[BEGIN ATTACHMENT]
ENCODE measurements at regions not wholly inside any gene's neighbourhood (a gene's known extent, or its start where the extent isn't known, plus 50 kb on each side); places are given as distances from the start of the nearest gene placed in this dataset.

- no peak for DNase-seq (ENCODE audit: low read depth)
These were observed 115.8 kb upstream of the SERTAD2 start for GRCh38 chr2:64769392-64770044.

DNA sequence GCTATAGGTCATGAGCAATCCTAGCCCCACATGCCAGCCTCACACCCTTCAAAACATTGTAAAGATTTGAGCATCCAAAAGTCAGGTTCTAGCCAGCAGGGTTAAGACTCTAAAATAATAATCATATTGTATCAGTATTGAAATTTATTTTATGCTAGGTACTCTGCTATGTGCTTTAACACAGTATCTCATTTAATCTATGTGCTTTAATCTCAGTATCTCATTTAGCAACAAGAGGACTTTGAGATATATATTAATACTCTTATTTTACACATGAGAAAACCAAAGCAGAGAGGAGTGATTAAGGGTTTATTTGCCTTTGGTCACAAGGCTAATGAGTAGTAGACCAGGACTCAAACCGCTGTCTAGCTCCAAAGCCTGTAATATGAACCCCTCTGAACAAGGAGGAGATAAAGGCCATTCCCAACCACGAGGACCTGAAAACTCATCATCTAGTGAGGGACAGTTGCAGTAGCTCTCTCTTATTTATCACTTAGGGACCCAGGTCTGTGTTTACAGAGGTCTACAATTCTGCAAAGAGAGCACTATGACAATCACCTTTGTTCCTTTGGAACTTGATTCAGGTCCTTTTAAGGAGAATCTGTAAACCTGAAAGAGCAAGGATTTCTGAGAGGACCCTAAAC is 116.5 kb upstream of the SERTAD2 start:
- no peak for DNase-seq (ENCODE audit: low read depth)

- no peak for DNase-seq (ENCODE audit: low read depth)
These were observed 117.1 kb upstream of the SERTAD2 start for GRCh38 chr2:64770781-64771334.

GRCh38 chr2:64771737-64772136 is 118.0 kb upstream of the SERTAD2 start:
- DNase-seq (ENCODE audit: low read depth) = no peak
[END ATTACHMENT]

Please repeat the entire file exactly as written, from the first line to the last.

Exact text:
ENCODE measurements at regions not wholly inside any gene's neighbourhood (a gene's known extent, or its start where the extent isn't known, plus 50 kb on each side); places are given as distances from the start of the nearest gene placed in this dataset.

- no peak for DNase-seq (ENCODE audit: low read depth)
These were observed 115.8 kb upstream of the SERTAD2 start for GRCh38 chr2:64769392-64770044.

DNA sequence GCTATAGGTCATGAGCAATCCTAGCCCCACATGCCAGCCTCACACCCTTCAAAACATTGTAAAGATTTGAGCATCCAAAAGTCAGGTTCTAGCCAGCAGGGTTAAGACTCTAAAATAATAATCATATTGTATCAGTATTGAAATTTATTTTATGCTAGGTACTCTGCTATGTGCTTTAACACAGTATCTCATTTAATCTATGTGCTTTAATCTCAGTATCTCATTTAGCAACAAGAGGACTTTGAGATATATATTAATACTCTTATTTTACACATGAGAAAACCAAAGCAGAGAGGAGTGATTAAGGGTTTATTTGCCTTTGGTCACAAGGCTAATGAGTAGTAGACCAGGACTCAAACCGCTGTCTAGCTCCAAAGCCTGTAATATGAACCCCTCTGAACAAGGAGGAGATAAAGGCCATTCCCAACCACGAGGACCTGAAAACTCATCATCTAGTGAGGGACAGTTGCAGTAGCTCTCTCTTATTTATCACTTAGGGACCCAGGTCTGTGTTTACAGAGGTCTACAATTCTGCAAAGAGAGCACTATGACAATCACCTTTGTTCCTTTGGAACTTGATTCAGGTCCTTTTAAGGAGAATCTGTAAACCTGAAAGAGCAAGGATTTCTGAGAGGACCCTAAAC is 116.5 kb upstream of the SERTAD2 start:
- no peak for DNase-seq (ENCODE audit: low read depth)

- no peak for DNase-seq (ENCODE audit: low read depth)
These were observed 117.1 kb upstream of the SERTAD2 start for GRCh38 chr2:64770781-64771334.

GRCh38 chr2:64771737-64772136 is 118.0 kb upstream of the SERTAD2 start:
- DNase-seq (ENCODE audit: low read depth) = no peak